The hood is definitely a preference thing. If you don't see yourself using it, it's probably not worth your money to get it, especially since not having it makes it easier to layer under a hardshell unless you're actually going to wear the hood. On the other hand, if you can even imagine a situation wear the hood would be nice I don't think it'd be a bad thing to spend the little bit of extra on. I used to only buy jackets without hoods because I preferred to wear a separate hat to insulate but have since found I actually prefer to have a hood.
If you want to use this jacket for every day situations as a stand alone (without your hard shell) I'd also take a look at the thorium as well. It weighs a little bit more, but I think as a stand alone, the trade off is worth it for the extra durability.
Where is this jacket made? Is it made in...
Where is this jacket made? Is it made in China?
Most of the Arc'teryx production comes from their factory in China. It is mostly just the Alpha SV jacket and climbing harnesses that are still made in Vancouver.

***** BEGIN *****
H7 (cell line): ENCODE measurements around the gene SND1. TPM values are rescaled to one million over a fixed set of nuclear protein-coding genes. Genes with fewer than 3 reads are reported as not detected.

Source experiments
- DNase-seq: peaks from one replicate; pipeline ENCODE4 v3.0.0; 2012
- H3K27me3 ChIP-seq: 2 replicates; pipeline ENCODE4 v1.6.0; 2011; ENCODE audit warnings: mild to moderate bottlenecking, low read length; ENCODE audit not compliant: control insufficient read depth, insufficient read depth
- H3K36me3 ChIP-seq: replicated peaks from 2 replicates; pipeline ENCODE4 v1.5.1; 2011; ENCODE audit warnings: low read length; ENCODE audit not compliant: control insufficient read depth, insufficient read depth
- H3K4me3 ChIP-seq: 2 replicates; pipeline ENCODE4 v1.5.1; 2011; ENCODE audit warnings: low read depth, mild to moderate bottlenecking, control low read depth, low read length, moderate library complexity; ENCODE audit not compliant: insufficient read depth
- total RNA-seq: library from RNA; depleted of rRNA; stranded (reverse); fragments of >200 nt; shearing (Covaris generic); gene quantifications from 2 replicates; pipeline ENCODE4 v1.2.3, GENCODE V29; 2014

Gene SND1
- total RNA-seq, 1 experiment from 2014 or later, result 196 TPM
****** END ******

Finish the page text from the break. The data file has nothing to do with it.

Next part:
SNEAK PEAK- Cerium SL FALL 2014
A sneak peak at Arcteryx's upcoming line for Fall 2014
How does the fit compare to the thorium?...
How does the fit compare to the thorium? I have tried on a medium thorium and it fits perfectly, but I think I like the cerium better. Not sure if I should get a large or a medium in the cerium. Thanks, scott
It would be easier to give you an estimate if I knew some of your measurements but perhaps it will help to give you some of mine. I am 6'0" 180lbs and I am a proud owner of the Arc'teryx Cerium LT in a size large. I have tried on the medium before and it will fit, but it is a little too tight in the shoulders.
I have also tried on the Thorium AR before and while the large is much too big, the medium fits me very well. This difference in fit can at least partially be attributed to the fact that Arc'teryx classifies the Cerium as a trim fit and the Thorium as an athletic fit. So for my build, the Thorium in a medium and the Cerium in a large.